Sean Vitousek, a research assistant professor in CME, led a recent study showing the potential decimation of Southern California’s beaches by the year 2100 that has been making waves in the press.
Vitousek and a team of scientists developed computer model called “CoSMoS-COAST” (Coastal Storm Modeling System – Coastal One-line Assimilated Simulation Tool) to predict that with limited human intervention, 31 percent to 67 percent of beaches may become completely eroded (up to existing coastal infrastructure or sea-cliffs) under scenarios of sea-level rise of one to two meters.
“Beaches are perhaps the most iconic feature of California, and the potential for losing this identity is real,” said Vitousek, who is the director of the Environmental Fluid Mechanics group at UIC. “The effect of California losing its beaches is not just a matter of affecting the tourism economy. Losing the protecting swath of beach sand between us and the pounding surf exposes critical infrastructure, businesses and homes to damage. Beaches are natural resources, and it is likely that human management efforts must increase in order to preserve them.”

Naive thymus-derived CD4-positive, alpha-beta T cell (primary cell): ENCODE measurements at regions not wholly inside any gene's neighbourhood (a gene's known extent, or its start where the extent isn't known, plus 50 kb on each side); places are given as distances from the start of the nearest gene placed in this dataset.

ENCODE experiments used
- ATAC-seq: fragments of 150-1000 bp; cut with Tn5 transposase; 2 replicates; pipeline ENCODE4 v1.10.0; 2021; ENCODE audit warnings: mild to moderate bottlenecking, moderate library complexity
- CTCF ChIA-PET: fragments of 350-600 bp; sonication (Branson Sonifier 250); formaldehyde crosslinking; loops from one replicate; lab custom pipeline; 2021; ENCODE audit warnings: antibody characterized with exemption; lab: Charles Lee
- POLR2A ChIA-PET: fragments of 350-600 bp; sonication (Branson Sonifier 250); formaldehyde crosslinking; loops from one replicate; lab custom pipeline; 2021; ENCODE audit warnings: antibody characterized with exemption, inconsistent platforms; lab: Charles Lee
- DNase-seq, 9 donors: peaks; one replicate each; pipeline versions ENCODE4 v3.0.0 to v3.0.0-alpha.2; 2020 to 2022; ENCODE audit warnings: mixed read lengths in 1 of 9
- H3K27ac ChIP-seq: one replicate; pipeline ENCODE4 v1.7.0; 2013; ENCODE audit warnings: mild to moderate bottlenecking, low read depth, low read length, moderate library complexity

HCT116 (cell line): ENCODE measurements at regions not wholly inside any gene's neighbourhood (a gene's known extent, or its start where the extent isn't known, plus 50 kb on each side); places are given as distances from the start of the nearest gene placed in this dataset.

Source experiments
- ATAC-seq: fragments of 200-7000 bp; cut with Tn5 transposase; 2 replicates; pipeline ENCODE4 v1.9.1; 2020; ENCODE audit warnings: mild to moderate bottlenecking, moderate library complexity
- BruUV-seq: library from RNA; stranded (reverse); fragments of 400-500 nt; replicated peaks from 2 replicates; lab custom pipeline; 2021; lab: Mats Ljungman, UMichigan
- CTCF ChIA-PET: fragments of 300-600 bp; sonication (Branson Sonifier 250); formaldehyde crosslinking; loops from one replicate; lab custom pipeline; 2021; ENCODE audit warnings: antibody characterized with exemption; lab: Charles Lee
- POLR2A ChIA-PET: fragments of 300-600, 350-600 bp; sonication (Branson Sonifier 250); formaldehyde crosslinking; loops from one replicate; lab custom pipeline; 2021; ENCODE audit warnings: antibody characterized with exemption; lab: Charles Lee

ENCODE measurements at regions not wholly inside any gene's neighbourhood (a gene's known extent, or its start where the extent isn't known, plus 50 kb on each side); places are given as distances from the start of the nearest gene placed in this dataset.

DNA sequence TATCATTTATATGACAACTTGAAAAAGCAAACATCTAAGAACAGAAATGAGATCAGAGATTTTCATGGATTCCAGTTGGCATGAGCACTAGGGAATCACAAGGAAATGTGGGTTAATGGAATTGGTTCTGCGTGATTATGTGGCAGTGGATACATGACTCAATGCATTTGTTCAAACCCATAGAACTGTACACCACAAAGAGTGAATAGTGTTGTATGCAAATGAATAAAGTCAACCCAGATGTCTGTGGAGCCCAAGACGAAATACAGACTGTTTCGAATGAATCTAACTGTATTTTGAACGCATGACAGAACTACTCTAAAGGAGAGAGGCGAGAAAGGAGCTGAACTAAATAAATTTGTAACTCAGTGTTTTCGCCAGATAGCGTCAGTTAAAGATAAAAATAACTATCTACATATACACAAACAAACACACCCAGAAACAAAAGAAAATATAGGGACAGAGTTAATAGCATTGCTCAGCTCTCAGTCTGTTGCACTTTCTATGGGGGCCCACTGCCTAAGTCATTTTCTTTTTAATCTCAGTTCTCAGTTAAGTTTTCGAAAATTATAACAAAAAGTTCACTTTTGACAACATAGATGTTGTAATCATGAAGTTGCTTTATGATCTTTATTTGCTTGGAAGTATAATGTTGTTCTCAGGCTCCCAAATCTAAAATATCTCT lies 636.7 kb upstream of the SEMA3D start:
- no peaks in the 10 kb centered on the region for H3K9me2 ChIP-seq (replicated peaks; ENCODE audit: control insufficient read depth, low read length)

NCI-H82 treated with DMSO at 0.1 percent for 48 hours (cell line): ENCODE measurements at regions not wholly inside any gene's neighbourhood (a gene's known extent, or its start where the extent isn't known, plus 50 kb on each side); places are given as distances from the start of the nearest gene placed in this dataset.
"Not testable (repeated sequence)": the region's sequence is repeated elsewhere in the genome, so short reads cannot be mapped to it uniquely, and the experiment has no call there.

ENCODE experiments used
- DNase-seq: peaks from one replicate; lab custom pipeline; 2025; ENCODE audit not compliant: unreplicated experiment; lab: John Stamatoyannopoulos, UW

An interview with Vitousek on KPCC radio can be heard at AirTalk – Unless we do something about it, many SoCal beaches could be gone by 2100.
The full report, “A model integrating longshore and cross-shore processes for predicting long-term shoreline response to climate change,” is available online in the “Journal of Geophysical Research” by the American Geophysical Union.
By David Staudacher, UIC